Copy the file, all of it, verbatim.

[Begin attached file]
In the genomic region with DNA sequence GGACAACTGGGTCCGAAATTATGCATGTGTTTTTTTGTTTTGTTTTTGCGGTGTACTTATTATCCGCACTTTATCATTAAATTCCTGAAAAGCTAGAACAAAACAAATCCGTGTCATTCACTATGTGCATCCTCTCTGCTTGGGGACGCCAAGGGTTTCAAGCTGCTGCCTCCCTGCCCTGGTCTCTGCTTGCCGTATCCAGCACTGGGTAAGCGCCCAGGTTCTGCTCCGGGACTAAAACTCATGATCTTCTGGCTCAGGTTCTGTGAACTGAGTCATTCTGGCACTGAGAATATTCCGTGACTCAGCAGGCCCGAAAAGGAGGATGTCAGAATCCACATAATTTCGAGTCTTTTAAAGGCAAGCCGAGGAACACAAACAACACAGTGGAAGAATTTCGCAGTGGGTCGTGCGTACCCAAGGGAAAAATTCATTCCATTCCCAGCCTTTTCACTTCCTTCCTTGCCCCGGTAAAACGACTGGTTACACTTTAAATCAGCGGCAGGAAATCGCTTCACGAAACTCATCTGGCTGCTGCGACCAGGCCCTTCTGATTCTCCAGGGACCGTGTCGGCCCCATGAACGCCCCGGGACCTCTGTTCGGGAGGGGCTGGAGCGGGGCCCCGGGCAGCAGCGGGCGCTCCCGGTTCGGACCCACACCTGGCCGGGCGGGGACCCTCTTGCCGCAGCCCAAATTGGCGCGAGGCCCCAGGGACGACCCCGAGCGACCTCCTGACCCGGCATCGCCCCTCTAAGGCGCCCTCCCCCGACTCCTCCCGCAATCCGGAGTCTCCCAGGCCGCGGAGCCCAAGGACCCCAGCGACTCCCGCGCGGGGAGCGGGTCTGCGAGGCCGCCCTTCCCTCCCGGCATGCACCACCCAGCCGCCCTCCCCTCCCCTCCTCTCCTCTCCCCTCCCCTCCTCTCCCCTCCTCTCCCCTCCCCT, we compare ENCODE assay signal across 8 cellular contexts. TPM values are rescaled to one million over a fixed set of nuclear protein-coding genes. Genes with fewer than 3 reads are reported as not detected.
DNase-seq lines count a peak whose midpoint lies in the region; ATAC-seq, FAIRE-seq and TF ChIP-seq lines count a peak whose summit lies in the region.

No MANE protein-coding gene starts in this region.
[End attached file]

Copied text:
In the genomic region with DNA sequence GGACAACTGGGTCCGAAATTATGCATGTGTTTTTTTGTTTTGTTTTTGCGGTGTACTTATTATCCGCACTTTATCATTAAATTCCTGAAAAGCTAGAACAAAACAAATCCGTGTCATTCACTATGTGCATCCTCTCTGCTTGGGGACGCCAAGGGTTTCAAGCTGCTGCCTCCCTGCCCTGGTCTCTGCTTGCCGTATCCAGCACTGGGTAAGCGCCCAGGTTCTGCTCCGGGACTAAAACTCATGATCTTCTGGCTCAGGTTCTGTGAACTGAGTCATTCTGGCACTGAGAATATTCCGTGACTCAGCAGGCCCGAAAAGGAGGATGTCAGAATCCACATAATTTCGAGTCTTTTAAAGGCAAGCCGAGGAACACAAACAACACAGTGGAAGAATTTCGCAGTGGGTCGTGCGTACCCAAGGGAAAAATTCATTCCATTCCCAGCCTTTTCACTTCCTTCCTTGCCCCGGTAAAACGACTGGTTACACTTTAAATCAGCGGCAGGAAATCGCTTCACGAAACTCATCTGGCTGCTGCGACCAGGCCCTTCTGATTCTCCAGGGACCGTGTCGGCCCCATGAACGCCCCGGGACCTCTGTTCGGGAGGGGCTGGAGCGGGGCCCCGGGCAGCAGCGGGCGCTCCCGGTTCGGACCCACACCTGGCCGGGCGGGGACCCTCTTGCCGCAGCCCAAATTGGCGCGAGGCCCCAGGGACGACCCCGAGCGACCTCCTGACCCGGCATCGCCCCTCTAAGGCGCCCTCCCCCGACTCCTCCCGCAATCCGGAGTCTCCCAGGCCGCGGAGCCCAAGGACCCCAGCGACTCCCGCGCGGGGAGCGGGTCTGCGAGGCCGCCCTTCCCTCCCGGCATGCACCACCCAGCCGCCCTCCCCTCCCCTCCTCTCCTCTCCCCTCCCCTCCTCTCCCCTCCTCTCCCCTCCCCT, we compare ENCODE assay signal across 8 cellular contexts. TPM values are rescaled to one million over a fixed set of nuclear protein-coding genes. Genes with fewer than 3 reads are reported as not detected.
DNase-seq lines count a peak whose midpoint lies in the region; ATAC-seq, FAIRE-seq and TF ChIP-seq lines count a peak whose summit lies in the region.

No MANE protein-coding gene starts in this region.